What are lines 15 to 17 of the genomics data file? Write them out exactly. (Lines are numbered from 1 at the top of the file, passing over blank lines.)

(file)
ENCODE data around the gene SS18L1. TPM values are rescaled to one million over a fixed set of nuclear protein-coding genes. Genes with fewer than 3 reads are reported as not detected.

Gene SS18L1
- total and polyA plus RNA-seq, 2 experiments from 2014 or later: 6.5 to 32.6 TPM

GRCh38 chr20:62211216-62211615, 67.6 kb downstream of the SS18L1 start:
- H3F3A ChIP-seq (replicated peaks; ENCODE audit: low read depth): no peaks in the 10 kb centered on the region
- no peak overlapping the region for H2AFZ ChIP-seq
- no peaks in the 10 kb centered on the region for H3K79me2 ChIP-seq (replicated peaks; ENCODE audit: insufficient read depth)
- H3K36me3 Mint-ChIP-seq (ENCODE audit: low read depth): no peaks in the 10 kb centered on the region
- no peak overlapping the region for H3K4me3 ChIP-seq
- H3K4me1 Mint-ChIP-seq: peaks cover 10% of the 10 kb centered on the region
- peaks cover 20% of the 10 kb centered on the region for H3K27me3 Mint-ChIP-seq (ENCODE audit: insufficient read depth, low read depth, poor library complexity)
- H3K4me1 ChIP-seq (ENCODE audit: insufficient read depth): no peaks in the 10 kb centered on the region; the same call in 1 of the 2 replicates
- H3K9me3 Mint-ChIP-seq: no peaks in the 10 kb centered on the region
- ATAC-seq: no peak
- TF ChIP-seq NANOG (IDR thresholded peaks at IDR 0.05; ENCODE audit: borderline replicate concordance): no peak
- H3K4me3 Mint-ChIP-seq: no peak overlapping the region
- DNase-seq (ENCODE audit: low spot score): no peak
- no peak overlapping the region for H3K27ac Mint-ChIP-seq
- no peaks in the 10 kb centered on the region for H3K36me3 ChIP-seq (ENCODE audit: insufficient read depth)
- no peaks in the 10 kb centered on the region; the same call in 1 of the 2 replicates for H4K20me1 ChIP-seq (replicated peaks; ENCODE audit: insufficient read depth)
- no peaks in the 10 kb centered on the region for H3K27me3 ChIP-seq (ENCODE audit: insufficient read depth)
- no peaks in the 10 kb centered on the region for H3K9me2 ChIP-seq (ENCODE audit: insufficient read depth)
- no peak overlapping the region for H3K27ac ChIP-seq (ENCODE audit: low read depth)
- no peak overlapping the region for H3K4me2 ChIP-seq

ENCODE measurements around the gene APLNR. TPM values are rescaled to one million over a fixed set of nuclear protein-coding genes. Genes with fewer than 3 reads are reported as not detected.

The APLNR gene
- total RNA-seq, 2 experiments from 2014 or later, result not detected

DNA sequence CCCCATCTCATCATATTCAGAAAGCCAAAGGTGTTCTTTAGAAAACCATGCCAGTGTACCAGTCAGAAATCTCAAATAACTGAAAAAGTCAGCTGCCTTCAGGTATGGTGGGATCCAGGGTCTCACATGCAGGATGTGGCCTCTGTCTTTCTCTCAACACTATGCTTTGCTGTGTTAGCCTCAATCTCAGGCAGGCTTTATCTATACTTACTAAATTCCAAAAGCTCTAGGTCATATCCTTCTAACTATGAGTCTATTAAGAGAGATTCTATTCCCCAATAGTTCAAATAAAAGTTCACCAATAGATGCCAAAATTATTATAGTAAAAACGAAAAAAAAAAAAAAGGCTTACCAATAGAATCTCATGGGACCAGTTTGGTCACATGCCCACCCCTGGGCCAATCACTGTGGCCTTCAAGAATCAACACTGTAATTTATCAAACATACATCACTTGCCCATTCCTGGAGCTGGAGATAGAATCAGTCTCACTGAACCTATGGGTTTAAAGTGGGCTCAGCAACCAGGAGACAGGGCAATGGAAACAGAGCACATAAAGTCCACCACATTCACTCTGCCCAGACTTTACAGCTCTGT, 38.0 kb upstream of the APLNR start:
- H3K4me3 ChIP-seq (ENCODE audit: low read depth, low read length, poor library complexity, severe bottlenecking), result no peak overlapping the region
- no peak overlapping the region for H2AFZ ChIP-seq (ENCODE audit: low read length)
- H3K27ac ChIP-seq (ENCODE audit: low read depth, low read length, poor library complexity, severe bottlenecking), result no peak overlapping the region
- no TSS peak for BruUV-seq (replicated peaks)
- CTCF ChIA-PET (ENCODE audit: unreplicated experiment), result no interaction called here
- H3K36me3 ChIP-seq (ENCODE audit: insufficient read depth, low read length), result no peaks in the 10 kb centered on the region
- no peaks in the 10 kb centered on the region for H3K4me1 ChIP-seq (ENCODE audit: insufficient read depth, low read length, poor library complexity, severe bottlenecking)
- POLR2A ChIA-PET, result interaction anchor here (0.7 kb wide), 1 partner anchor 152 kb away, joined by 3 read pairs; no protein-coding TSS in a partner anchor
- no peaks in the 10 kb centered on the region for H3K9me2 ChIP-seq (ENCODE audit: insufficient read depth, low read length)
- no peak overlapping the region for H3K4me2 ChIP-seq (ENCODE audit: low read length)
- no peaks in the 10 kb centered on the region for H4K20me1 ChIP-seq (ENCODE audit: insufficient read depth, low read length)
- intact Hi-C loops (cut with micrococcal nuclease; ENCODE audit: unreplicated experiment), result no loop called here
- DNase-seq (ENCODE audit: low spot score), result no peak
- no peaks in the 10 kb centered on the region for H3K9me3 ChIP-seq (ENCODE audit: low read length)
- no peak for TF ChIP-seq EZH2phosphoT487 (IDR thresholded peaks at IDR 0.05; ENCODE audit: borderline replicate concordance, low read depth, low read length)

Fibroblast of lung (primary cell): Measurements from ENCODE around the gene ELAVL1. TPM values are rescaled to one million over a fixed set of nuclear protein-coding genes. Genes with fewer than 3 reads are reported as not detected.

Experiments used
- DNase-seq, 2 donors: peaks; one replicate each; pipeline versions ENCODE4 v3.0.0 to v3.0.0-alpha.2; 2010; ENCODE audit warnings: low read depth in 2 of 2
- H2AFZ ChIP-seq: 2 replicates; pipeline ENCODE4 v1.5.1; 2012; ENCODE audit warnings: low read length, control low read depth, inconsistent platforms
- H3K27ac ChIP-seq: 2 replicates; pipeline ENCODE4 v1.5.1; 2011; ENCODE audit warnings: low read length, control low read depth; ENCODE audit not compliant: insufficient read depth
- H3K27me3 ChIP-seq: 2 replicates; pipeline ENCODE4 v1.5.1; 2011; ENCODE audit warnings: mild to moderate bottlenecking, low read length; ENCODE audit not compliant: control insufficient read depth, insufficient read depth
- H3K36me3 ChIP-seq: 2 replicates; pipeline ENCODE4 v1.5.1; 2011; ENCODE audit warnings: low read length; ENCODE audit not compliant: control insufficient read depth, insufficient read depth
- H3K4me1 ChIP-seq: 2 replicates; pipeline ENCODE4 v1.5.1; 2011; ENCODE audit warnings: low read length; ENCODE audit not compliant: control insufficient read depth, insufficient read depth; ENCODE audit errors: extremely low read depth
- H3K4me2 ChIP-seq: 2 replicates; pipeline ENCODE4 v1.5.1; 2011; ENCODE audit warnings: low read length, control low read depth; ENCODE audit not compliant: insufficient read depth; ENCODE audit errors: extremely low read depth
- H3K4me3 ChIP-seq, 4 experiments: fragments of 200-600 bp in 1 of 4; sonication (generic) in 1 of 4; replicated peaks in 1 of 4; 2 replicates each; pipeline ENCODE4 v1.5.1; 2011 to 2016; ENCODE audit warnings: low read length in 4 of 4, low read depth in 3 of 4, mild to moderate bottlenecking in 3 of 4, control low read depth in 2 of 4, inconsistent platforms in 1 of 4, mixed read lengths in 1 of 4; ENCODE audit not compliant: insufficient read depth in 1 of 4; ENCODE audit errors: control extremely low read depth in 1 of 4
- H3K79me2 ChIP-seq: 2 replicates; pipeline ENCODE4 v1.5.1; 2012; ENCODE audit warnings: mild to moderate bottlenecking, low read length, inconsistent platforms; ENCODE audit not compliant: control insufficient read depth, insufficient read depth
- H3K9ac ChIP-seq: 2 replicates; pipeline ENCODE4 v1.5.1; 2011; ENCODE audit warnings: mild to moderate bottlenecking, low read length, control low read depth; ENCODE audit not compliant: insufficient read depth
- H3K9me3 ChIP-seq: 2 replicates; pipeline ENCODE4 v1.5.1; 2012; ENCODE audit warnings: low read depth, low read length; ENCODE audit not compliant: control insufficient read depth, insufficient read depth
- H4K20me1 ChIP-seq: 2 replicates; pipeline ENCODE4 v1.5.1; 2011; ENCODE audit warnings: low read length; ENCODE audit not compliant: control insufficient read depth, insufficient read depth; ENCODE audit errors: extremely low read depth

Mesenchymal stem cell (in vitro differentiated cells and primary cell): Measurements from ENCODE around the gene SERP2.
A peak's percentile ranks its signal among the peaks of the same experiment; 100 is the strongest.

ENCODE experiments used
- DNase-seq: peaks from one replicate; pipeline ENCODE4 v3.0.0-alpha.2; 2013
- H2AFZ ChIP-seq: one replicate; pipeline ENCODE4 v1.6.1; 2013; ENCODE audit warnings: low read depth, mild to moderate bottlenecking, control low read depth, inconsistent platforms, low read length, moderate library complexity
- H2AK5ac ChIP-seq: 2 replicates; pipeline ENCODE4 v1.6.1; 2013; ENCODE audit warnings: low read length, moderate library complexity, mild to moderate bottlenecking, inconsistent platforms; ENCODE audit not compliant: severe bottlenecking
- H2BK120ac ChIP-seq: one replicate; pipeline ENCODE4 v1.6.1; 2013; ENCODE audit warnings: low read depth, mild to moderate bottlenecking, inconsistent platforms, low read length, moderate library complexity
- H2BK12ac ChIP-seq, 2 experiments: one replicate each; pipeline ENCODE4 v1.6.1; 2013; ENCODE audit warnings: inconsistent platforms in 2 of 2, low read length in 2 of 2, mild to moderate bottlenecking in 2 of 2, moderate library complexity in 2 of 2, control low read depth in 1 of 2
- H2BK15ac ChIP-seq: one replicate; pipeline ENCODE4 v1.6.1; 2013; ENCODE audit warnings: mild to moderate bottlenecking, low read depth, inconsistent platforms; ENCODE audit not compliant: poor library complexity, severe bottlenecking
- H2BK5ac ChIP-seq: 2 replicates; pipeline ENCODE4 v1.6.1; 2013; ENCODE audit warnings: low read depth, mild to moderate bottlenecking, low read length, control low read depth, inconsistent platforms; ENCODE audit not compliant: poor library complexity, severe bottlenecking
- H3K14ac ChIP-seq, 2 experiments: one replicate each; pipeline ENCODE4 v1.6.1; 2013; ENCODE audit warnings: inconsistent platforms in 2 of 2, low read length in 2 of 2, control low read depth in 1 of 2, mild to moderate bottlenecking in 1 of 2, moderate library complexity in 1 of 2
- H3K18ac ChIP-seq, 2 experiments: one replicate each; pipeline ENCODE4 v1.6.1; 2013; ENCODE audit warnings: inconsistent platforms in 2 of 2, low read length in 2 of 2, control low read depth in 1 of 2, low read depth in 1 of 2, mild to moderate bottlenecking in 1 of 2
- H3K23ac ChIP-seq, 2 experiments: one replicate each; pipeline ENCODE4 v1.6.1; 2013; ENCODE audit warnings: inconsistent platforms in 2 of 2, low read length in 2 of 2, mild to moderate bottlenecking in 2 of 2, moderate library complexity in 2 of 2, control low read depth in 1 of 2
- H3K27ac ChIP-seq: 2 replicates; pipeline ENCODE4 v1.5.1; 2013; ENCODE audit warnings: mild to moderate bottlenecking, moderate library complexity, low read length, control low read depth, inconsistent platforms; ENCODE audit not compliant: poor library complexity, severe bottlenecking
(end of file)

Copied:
- TF ChIP-seq NANOG (IDR thresholded peaks at IDR 0.05; ENCODE audit: borderline replicate concordance): no peak
- H3K4me3 Mint-ChIP-seq: no peak overlapping the region
- DNase-seq (ENCODE audit: low spot score): no peak